Choosing a studio to practice at starts with finding the style of yoga that's right for you. Here are some of the styles of yoga you can practice in Rochester.
A style of yoga started by John Friend in 1997. It is based on Hatha yoga principles and incorporated Hindu teachings into the practice. The practice can be broadly categorized into three parts (the Three A's): Attitude, Alignment, and Action. Attitude is the "power of the heart as the force behind every action or expression in an asana." Alignment is the "mindful awareness of how various parts of ourselves are integrated and interconnected. Action is related to the body. It is the "natural flow of energy in the body, which provides both stability and joyful freedom." >>More Info
A system of yoga brought to the west through the teachings Sri K. Pattabhi Jois (1915-2009
) in the 1970's. This method of yoga involves synchronizing the breath with six progressive series of postures that increase with difficulty —a process producing intense internal heat and a profuse, purifying sweat that detoxifies muscles and organs. The result is improved circulation, a light and strong body, and a calm mind. >> More Info
Founded in 1972, this style includes a sequence of 26 postures selected from Hatha Yoga by Bikram Choudhury, practiced in a room heated to 105F. The sequenced postures systematically work every part of the body, to give the internal organs, veins, ligaments, and muscles what they need to maintain optimum health and maximum function. Each component takes care of something different in the body, and yet they all work together synergistically, contributing to the success of every other one, and extending its benefits. >>More Info
A system of yoga introduced by Yogi Swatmarama, a Hindu sage of 15th century India, and compiler of the Hatha Yoga Pradipika. Swatmarama introduced his system as preparatory stage of physical purification that the body practices for higher meditation or Yoga. It is based on asanas (postures) and pranayama (breathing techniques). Hatha Yoga became popular in the west beginning in the second half of the 20th century, and is often referred to simply as "Yoga" in the context of health and physical exercise. >>More Info
A system of yoga developed by BKS Iyengar in the 1970's, based on Hatha Yoga. It focuses on correct body alignment with attention to the different weaknesses and strengths people experience in their bodies. Poses (especially standing postures) are typically held longer than in other schools of yoga, so practitioners can pay close attention to muscular and skeletal alignment. Props are used to help the body into the correct positions. Props include wooden blocks, chairs, blankets and belts. The practice also includes a pranayama, or breath, component. >>More Info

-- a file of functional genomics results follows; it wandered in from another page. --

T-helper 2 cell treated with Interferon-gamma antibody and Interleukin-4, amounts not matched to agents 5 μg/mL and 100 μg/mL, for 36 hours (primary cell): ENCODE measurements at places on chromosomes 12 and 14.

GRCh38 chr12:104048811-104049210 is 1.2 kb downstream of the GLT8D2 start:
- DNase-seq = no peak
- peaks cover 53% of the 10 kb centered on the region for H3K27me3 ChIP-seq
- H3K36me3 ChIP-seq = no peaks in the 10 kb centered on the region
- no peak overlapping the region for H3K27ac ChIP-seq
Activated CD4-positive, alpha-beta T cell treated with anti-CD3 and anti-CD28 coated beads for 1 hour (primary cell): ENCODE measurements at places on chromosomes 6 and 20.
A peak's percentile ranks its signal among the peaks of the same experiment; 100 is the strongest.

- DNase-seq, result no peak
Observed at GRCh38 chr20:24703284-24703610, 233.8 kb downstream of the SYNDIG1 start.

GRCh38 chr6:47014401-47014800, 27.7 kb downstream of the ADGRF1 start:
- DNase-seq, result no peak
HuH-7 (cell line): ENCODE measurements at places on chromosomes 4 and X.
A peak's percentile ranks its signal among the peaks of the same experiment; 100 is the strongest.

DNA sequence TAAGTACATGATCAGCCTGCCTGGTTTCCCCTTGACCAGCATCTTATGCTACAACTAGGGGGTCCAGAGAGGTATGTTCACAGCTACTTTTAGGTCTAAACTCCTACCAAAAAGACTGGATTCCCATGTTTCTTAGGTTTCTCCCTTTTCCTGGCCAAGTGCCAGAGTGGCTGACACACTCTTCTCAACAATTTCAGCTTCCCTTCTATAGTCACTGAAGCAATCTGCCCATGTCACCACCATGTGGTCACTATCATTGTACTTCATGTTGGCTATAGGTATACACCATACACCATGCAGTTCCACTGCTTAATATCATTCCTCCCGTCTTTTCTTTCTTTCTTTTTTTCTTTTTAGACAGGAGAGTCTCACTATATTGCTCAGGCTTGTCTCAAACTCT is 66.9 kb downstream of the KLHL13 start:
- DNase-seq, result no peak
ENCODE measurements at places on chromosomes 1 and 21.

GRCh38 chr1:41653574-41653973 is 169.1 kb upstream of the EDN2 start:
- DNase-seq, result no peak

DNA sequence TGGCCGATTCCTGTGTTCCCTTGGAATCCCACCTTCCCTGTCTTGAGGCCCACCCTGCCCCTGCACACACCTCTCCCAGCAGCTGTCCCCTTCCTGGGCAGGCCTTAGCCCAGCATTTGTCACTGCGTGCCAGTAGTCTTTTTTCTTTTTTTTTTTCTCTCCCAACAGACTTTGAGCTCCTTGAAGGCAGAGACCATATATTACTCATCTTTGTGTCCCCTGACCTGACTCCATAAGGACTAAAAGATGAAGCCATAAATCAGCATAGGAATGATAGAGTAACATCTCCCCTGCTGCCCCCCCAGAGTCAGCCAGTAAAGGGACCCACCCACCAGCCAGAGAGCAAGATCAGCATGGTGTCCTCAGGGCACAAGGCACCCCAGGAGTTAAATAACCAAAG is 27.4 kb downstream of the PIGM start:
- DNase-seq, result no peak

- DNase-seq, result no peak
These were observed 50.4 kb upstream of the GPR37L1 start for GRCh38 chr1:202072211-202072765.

A style of yoga developed by Amrit Desai in the 1970’s. The three stages of Kripalu yoga include: willful practice (a focus on alignment, breath, and the presence of consciousness); willful surrender (a conscious holding of the postures, deepening concentration and focus of internal thoughts and emotions); and meditation in motion (performing postures and movements to release physical and mental tensions and enter deep meditation). >>Learn More
A style of yoga brought to the west by Yogi Bhajan in 1969. It incorporates postures, dynamic breathing techniques, and chanting and meditating on mantras such as "Sat Nam" (meaning "I am truth"). Practitioners concentrate on awakening the energy at the base of the spine and drawing it upward through each of the seven chakras. >>Learn More
A Westernized version of Ashtanga Yoga popularized by Bender Birch in 1995. It includes a challenging and disciplined series of poses designed to create heat and energy flow.
A style of yoga developed by Kali Ray in 1980. It includes a series of flowing, dancelike movements sequenced in seven distinct levels, taught in a meditative environment. The first level is a slow, relaxing, and rejuvenating practice. The class, often accompanied by music, focuses on natural alignment and breath within the flow, and ends with meditation. >>Learn More
Vinyasa-style yoga combines a series of flowing postures with rhythmic breathing. Often associated with Power Yoga, Ashtanga and other practices that link breathe to movement.